In the New World, two “Black Madonnas” have special significance, though both have their roots firmly planted in Europe. Our Lady of Guadalupe, the Mother of the Americas, was the dark-skinned image that appeared on the cloak of a poor indigenous man that Mary visited on a hilltop in Mexico in 1531. She came to be called, “Guadalupe” because of her similarity in origin to an earlier Black Madonna, Santa Maria de Guadalupe in Caceres, Spain. That Madonna was a wooden figure that had reputedly been carved by St. Luke and given to the Archbishop of Seville. During the 8th century Moorish invasion, the statue was hidden and remained so during the years of occupation. Seven hundred years later, a cowherd by the name of Gil Cordero was visited by the Virgin Mother. The cowherd ran to the priests and told them to dig at the site of his vision. There they found the long-lost sacred statue, now blackend after its years of “entombment.” A shrine was quickly erected, which grew over time to become the Royal Monastery of Santa Maria de Guadalupe in Extramadura, Spain.

St. Luke was also the reported creator of “Our Lady of Jasna Gora,” a Black Madonna on canvas which he painted on a cedar table belonging to the Holy Family

Image of a Black Madonna as Erzulie Freda adorns a sequined bottle from Haiti

Image of a Black Madonna as Erzulie Freda adorns a sequined bottle from Haiti

 

. The painting was “discovered” by St. Helen in Constantonople in Jerusalem in 326 and worked its way over the next eleven centuries to Jasno Gora Monastery in Czestochowa, Poland via Constantinopole and Belz, Ukraine. It is this image of Mary that Polish soldiers, fighting on both side of the Haitian Revolution, brought to the Caribbean. There, black slaves and free men embraced her as their own. In Haiti, Our Lady of Jasna Gora was absorbed into Voodoo culture and became associated with the Voodoo spirit, Erzulie Dantor. See Blog:here:http://www.itscactus.com/blog/2013/04/10/erzulie-dantor-the-fierce-mother/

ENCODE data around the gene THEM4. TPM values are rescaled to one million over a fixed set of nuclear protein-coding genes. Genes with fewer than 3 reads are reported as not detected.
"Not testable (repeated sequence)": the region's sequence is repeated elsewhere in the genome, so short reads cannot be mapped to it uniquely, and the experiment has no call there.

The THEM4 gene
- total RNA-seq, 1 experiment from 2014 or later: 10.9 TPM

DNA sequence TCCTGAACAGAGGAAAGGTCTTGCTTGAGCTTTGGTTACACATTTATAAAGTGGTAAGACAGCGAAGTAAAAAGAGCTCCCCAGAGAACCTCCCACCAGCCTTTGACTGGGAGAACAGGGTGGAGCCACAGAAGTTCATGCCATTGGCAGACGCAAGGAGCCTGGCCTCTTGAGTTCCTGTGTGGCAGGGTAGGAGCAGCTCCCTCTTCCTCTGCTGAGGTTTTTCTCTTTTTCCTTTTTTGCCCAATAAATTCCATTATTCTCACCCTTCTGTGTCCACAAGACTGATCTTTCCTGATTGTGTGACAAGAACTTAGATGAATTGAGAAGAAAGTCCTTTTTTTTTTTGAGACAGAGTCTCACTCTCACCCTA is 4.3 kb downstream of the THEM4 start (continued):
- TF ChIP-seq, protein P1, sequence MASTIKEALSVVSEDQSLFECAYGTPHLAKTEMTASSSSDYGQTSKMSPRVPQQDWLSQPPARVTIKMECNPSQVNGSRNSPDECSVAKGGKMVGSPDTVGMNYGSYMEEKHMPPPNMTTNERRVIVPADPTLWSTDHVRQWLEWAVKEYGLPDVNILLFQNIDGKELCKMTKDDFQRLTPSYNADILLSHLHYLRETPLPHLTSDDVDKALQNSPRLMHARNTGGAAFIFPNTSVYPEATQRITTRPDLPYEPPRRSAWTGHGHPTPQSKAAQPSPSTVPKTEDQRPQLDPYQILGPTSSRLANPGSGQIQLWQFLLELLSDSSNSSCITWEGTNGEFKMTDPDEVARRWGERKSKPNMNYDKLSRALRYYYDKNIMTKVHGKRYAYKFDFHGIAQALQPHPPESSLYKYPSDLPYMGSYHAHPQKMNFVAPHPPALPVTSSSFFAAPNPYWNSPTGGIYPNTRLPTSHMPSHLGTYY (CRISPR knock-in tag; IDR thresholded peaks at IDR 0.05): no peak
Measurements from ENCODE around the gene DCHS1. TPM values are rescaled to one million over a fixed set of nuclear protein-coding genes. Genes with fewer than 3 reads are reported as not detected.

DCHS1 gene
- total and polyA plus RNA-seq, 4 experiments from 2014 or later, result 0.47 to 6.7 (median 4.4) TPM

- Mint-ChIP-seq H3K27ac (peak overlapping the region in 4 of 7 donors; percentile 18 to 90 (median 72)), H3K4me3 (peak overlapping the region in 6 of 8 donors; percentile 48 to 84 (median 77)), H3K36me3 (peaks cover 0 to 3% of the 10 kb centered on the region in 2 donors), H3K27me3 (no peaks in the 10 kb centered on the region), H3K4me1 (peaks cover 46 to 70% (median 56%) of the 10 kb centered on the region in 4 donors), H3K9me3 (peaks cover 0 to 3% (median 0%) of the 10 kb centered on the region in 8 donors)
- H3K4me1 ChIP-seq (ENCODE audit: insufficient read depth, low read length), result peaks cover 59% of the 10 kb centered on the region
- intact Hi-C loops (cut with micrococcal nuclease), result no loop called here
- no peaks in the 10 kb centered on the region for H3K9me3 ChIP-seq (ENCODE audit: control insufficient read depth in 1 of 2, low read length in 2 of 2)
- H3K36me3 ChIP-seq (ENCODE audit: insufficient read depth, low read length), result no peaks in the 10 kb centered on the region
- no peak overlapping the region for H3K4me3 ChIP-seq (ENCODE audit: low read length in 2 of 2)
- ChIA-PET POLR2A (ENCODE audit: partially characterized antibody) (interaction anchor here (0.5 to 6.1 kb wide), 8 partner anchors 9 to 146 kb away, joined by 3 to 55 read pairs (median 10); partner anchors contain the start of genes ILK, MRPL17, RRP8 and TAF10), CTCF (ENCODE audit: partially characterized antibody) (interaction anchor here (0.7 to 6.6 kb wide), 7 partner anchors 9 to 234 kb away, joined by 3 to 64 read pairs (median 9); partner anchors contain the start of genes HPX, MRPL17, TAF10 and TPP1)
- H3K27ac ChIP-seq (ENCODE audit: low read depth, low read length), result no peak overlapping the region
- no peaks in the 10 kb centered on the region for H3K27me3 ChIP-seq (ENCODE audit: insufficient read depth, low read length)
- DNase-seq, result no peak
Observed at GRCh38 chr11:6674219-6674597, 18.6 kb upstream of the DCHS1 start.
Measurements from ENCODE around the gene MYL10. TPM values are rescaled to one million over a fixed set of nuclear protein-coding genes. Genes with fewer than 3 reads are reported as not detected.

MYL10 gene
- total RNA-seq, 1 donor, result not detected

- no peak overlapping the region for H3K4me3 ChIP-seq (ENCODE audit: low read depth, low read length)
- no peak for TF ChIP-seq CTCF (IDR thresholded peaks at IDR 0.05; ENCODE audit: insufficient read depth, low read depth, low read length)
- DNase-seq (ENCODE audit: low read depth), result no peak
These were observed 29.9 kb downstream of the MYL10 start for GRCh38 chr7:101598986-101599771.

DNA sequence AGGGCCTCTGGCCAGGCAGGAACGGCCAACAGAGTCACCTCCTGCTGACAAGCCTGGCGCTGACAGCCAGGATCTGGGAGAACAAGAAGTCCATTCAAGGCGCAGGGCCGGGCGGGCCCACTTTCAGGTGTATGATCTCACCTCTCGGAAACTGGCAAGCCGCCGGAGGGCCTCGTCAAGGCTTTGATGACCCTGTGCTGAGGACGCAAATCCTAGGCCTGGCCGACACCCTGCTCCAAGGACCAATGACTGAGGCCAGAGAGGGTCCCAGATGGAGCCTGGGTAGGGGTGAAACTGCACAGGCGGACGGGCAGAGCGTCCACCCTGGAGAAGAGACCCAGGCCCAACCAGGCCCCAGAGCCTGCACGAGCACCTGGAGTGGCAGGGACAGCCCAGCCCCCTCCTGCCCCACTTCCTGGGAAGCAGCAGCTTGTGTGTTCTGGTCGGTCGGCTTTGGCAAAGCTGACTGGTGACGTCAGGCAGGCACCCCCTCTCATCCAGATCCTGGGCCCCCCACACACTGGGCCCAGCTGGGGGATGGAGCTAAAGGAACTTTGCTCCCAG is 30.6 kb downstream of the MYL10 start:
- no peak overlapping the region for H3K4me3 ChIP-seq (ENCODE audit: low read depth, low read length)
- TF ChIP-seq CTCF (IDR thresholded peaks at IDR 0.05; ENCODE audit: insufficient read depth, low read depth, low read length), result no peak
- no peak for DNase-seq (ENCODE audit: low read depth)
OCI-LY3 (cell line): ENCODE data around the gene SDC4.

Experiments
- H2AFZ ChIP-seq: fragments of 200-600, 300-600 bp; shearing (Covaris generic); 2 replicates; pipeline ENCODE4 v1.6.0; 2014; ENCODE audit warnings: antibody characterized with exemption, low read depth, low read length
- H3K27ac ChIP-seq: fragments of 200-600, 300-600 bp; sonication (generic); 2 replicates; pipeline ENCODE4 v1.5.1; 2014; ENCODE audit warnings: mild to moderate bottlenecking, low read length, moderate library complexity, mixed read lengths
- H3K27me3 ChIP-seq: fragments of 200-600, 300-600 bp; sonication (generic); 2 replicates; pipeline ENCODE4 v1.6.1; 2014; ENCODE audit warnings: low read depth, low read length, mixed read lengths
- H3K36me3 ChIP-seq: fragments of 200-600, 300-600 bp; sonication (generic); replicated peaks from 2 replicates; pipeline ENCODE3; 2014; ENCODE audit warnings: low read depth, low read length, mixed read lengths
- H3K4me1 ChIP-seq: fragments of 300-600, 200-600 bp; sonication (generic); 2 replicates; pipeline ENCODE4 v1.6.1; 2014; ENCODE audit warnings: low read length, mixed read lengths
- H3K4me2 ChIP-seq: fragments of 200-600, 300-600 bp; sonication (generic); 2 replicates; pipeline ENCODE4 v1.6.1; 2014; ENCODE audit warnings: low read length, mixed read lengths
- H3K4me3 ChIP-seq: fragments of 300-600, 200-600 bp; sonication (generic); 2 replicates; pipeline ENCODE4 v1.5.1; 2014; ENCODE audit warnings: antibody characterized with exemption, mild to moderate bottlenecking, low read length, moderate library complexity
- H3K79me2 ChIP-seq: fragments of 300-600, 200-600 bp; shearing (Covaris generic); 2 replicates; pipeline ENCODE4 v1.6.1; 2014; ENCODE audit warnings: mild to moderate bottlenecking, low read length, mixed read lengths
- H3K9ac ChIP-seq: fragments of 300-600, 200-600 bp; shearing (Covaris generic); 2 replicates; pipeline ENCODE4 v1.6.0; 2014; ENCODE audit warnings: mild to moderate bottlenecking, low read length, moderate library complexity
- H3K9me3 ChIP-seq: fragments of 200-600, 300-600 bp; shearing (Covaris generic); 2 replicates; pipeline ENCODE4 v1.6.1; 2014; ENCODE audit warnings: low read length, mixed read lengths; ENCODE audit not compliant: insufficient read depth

In both cases, the arrival of Black Madonnas on New World shores resonated with local populations. They recognized her as the Universal Queen. To them, her message was clear: “Am I not here with you as your Mother? Are you not under my shadow and protection? Surely you recognize me, for I am of your kind.”

 

Contributed by Linda for It’s Cactus

 


Erzulie Dantor – The Fierce Mother

BlackMadonna[1]

The Black Madonna of Czestochowa

Thinking about Mother’s Day just around the corner, it seems fitting to recall the Haitian spirit of the “Fierce Mother,” Erzulie Dantor.  She is characterized as hard-working, independent, aggressive, wild and strong.  She is recognized as the great protector of children, and will go to any lengths to keep them from harm. Like any mother, she bears the pain of her children’s sorrow but  also radiates the joy of their successes. Erzulie Dantor is often depicted by the image of the Black Madonna of Czestochowa, an icon reportedly painted by St. Luke on a cedar table thought to have belonged to the Holy Family that somehow ended up in a monastary in Poland. Curiously, it was Polish Catholic soldiers fighting on both sides of the Haitian Revolution that brought the image to the nacient island nation, where it was quickly embraced and absorbed into voodoo culture.

Erzulie Dantor’s symbol, the veve, is drawn onto temple floors during religious ceremonies to summon her presence.  Meda Ulyssee has recreated that symbol in recycled metal.  Of course, he had all of the cultural background to communicate its meaning with hammer and chisel, but we  had to learn the story before we could fully appreciate the significance he struck into every detail. What we called simply “Meda’s Heart”  is actually much more.  On a pure and elemental level, it is a beautiful representation of the strength of a mother’s love.

Meda Ulyssee in his studio

Meda Ulyssee in his studio

 

 

Contributed by Linda for Beyond Borders/It’s Cactus